Homicide Waiting to Happen: Sacrifice and Corporate Manslaughter Law in the UK

Title: Homicide Waiting to Happen: Sacrifice and Corporate Manslaughter Law in the UK
Authors: Hebert, Jasmine
Date: 2018
Abstract: The original purpose or motive of the sacrifice, rooted in ceremonious or religious acts, was as a gift to a centralized power that ensured a common good or prosperity. In modern capitalist society, sacrifice is about “a willingness to sacrifice short-term gains for long-term gains” (Keenan 2005: 11) of freedom and fortune. What is concealed in this propaganda is that true freedom and prosperity is mostly restricted to a few exceedingly privileged and powerful individuals – and every year, these ‘short-term’ sacrifices include the millions of lives of the disciplined and altruistic workers that the system supposedly admires. Within this context, in recent years a growing recognition of the social and economic harms that corporations are capable of causing, specifically against workers and members of the public, led to the development of laws in several countries aimed at corporate manslaughter and corporate criminal liability. However, despite these legal advancements, the law continues to fail at protecting the victims of corporate harm and wrongdoing, and to adequately hold corporations and their actors accountable for their crimes. This research asks the following question: what role does corporate manslaughter law play in the reproduction of sacrifice and, in the process, violence and capitalist hegemony? This is done by interrogating the introduction and enforcement of corporate manslaughter law in the United Kingdom and the struggle for corporate criminal accountability from the socio-historical perspective of advanced neoliberal capitalism. Employing a theoretical lens that draws together literatures on sacrifice, law, and violence, this research shows that the law (re)produces particular understandings of sacrifice and violence that benefit the powerful, therein normalizing death and dying at work as the natural and largely unavoidable costs of modern employment relations. The research concludes that, to better address the systemic violence faced by workers, we must consider a restructuring of the legal enterprise and the ‘common sense’ understandings of sacrifice, violence, and harm that accompany it.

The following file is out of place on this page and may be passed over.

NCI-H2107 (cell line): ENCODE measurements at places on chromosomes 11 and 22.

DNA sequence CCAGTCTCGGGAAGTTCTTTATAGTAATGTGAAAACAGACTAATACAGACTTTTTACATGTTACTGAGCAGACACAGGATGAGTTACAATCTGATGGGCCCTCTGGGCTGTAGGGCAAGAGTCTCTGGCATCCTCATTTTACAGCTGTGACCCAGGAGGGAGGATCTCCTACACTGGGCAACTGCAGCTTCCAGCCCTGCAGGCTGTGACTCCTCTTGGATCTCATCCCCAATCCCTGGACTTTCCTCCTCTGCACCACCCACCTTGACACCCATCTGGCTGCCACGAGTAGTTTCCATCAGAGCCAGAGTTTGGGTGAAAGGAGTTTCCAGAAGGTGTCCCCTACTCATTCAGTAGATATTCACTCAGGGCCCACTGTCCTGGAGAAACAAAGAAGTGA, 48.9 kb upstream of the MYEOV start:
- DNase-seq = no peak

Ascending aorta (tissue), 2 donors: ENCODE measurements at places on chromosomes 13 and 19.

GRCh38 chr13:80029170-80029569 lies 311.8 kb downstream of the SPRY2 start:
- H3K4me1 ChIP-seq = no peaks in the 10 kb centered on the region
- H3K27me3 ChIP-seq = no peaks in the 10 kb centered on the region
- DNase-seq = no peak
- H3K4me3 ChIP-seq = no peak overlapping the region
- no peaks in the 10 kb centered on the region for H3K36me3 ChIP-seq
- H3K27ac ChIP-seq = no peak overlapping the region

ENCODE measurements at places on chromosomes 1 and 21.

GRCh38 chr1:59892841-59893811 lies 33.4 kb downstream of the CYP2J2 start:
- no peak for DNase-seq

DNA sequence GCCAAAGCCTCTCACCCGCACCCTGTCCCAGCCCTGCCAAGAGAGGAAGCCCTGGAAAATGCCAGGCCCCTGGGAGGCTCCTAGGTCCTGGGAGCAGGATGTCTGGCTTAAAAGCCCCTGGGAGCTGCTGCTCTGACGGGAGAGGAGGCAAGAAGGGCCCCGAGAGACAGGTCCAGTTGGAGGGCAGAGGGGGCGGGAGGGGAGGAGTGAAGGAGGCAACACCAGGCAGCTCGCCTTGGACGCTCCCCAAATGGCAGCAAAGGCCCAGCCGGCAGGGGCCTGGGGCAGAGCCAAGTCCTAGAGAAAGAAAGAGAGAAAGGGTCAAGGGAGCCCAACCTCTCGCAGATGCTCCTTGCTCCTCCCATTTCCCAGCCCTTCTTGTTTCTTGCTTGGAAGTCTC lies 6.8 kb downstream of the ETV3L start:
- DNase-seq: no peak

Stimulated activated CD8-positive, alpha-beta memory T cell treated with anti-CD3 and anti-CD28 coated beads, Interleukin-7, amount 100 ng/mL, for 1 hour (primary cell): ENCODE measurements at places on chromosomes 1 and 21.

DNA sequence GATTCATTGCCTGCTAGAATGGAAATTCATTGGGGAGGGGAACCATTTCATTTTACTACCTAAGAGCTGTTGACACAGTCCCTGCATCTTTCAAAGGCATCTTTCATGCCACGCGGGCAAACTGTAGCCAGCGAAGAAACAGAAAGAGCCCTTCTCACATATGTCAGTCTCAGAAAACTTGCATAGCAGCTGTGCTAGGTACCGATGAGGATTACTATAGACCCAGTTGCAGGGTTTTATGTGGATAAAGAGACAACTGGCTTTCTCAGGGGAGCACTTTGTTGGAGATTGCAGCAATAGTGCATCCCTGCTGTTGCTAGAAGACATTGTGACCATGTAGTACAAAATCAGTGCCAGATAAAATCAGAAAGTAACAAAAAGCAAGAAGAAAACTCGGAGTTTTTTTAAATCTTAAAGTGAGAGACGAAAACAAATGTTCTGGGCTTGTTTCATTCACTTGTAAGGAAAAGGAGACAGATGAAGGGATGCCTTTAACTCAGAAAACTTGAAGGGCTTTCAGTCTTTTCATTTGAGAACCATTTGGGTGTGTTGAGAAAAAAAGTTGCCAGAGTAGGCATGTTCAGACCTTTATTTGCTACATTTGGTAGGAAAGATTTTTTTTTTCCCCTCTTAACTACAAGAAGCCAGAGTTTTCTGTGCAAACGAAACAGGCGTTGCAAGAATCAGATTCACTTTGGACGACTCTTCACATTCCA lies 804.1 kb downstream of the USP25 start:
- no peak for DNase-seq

URL: http://hdl.handle.net/10393/37298
CollectionThèses, 2011 - // Theses, 2011 -